California Communities Against Toxics v. EPA

Summarized by:

  • Court: 9th Circuit Court of Appeals Archives
  • Area(s) of Law: Administrative Law
  • Date Filed: 07-26-2012
  • Case #: 11-71127
  • Judge(s)/Court Below: Per Curiam; Chief Judge Kozinski, Circuit Judges Trott and Thomas
  • Full Text Opinion

Vacatur of an invalid EPA rule during the pendency of remand is not appropriate where the vacatur would defeat the purpose of the Act under which the rule was made and the economic outcome would be disastrous.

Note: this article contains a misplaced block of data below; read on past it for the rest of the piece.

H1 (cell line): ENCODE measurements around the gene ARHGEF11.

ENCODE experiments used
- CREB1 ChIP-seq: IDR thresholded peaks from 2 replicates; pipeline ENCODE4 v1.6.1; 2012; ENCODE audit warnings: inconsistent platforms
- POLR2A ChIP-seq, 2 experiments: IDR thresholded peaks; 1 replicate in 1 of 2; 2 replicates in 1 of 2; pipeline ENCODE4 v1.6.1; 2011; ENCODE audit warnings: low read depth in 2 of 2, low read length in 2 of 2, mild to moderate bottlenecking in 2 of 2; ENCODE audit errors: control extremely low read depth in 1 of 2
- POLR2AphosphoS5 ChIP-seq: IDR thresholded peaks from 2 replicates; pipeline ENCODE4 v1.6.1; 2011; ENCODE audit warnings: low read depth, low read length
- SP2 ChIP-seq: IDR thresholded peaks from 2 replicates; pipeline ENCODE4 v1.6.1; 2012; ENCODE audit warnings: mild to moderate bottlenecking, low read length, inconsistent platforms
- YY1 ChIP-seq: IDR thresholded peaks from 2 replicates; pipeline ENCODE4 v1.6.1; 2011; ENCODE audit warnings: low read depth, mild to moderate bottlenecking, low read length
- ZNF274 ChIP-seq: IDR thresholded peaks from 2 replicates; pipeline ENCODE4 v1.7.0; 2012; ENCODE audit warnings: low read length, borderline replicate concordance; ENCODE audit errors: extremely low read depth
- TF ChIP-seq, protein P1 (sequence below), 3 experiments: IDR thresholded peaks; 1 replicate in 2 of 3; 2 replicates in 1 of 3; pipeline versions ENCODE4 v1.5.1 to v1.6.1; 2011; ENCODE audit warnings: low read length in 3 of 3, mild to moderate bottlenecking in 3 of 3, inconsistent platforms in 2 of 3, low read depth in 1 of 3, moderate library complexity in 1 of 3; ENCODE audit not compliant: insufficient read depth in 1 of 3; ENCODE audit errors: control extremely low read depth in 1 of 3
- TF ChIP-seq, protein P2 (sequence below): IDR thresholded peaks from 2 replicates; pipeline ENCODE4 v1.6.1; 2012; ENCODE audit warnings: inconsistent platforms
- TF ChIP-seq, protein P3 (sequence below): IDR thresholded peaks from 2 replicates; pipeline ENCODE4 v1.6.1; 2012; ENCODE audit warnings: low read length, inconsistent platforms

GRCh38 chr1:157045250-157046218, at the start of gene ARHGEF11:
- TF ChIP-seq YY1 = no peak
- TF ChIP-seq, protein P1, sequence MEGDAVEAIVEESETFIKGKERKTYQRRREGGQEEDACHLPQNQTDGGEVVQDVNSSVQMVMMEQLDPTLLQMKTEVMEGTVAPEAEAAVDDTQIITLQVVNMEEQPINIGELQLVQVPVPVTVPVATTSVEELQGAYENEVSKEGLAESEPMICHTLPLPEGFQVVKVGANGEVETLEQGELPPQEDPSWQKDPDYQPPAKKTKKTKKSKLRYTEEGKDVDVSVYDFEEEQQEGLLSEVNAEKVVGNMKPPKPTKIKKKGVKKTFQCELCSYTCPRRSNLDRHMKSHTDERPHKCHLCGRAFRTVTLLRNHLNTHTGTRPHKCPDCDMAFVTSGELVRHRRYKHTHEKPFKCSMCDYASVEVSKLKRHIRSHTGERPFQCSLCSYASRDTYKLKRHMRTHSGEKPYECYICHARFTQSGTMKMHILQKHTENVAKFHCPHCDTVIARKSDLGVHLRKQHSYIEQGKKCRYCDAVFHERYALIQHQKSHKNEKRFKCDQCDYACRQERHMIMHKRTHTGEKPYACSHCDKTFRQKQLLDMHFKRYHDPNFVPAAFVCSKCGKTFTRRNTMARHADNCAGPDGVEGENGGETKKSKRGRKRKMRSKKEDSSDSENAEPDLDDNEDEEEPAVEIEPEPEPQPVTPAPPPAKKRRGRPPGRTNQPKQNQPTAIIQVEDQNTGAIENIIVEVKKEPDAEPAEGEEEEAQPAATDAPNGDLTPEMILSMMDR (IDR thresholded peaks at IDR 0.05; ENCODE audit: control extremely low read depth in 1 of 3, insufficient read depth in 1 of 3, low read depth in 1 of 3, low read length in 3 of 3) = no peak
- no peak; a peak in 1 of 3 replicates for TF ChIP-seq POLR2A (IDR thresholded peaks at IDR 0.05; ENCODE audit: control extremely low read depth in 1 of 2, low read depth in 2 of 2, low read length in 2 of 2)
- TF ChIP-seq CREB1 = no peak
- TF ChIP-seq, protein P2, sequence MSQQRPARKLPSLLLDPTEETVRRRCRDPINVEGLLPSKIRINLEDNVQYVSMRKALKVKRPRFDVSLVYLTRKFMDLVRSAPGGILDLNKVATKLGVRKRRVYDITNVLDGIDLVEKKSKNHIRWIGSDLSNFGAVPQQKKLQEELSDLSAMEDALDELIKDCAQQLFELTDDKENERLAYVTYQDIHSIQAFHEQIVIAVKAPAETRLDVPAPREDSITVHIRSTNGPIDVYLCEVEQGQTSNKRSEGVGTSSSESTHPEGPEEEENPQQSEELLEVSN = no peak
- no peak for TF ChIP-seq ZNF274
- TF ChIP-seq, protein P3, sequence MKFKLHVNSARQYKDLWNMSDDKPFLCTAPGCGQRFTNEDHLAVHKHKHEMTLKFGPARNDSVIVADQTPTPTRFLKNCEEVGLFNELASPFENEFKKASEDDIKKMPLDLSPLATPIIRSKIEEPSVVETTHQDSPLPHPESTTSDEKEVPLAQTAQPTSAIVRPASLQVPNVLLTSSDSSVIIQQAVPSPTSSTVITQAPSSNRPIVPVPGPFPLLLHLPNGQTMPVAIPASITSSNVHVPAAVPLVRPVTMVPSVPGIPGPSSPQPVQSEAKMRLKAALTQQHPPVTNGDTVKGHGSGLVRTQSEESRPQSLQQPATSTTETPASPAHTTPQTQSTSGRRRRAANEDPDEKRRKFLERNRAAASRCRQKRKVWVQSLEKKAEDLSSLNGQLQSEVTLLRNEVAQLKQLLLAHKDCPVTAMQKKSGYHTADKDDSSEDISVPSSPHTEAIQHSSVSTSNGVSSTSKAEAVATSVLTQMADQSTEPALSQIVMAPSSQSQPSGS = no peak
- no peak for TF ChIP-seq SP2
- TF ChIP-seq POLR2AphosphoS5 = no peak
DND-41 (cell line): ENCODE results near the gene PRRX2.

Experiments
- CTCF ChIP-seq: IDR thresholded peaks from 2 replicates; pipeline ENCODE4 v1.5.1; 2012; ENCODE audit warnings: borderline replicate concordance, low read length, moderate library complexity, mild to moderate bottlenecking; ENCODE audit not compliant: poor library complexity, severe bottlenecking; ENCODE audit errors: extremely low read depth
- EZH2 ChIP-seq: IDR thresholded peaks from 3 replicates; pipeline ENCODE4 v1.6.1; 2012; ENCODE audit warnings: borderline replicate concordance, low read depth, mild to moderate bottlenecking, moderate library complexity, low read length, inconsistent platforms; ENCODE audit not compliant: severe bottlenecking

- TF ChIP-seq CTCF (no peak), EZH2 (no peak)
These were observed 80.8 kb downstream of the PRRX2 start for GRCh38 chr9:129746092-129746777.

California Communities Against Toxics and another environmental group challenged the EPA’s final rule approving a revised plan by the State of California to transfer air quality credits to Sentinel, a new power plant. The EPA admitted the reasoning for the rule was flawed but sought remand to reconsider its final initial action. The only issue before the court was whether vacatur of the rule was appropriate pending remand. The Ninth Circuit noted that “[a] flawed rule need not be vacated” because “when equity demands, the regulation can be left in place while the agency follows the necessary procedures to correct its action.” The Court reasoned that vacatur of the rule would delay the completion of the new power plant, which would defeat the purpose of the Clean Air Act by causing increased air pollution. The Court also reasoned that vacatur would cause disastrous economic damages because of the large size of the power plant project. Additionally, the Court noted that vacatur of the EPA rule would require “needless and duplicative legislative effort” by the California legislature. The Ninth Circuit held that under the circumstances vacatur was not appropriate. REMANDED without VACATUR.

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